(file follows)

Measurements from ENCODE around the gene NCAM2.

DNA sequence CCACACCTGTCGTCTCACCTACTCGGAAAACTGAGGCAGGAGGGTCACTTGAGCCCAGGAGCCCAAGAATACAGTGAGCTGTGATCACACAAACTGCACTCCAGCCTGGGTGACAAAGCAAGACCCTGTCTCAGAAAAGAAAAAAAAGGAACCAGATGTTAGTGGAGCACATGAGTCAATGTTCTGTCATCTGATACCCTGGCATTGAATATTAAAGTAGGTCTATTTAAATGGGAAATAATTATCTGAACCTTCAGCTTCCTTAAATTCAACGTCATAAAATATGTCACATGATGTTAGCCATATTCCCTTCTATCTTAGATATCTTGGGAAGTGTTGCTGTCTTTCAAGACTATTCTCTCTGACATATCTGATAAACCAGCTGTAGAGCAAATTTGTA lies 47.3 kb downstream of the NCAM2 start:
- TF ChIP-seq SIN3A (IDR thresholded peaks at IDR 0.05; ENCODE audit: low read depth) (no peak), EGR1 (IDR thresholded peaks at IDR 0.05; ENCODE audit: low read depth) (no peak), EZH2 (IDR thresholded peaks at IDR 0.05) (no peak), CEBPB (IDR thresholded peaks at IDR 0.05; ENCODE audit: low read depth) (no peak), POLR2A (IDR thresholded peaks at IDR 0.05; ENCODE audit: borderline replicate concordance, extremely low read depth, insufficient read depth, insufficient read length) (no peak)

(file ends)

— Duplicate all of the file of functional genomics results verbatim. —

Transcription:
Measurements from ENCODE around the gene NCAM2.

DNA sequence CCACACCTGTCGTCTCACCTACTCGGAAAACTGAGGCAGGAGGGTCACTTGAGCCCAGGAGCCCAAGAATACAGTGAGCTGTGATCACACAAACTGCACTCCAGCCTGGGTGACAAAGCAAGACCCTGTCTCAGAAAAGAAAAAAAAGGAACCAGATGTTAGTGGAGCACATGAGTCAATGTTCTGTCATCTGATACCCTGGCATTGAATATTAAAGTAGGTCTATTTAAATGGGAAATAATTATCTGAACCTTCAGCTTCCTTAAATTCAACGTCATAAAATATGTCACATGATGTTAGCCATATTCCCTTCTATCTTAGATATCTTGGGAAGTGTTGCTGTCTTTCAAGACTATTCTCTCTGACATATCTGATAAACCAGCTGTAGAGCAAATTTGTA lies 47.3 kb downstream of the NCAM2 start:
- TF ChIP-seq SIN3A (IDR thresholded peaks at IDR 0.05; ENCODE audit: low read depth) (no peak), EGR1 (IDR thresholded peaks at IDR 0.05; ENCODE audit: low read depth) (no peak), EZH2 (IDR thresholded peaks at IDR 0.05) (no peak), CEBPB (IDR thresholded peaks at IDR 0.05; ENCODE audit: low read depth) (no peak), POLR2A (IDR thresholded peaks at IDR 0.05; ENCODE audit: borderline replicate concordance, extremely low read depth, insufficient read depth, insufficient read length) (no peak)